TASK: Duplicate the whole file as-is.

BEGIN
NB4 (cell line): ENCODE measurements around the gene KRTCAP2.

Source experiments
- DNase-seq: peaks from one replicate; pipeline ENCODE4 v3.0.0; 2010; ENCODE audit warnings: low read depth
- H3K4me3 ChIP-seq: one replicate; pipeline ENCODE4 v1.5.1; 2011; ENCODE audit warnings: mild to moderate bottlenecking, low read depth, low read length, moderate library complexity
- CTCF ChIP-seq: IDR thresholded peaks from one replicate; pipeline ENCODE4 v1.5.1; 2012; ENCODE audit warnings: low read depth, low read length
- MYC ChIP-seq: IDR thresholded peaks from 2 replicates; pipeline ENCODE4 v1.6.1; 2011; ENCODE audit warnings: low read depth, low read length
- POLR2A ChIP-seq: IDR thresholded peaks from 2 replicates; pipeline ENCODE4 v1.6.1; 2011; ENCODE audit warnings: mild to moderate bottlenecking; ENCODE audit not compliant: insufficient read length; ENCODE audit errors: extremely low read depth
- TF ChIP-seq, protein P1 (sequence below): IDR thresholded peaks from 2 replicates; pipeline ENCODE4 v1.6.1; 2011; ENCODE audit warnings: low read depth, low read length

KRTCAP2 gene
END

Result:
NB4 (cell line): ENCODE measurements around the gene KRTCAP2.

Source experiments
- DNase-seq: peaks from one replicate; pipeline ENCODE4 v3.0.0; 2010; ENCODE audit warnings: low read depth
- H3K4me3 ChIP-seq: one replicate; pipeline ENCODE4 v1.5.1; 2011; ENCODE audit warnings: mild to moderate bottlenecking, low read depth, low read length, moderate library complexity
- CTCF ChIP-seq: IDR thresholded peaks from one replicate; pipeline ENCODE4 v1.5.1; 2012; ENCODE audit warnings: low read depth, low read length
- MYC ChIP-seq: IDR thresholded peaks from 2 replicates; pipeline ENCODE4 v1.6.1; 2011; ENCODE audit warnings: low read depth, low read length
- POLR2A ChIP-seq: IDR thresholded peaks from 2 replicates; pipeline ENCODE4 v1.6.1; 2011; ENCODE audit warnings: mild to moderate bottlenecking; ENCODE audit not compliant: insufficient read length; ENCODE audit errors: extremely low read depth
- TF ChIP-seq, protein P1 (sequence below): IDR thresholded peaks from 2 replicates; pipeline ENCODE4 v1.6.1; 2011; ENCODE audit warnings: low read depth, low read length

KRTCAP2 gene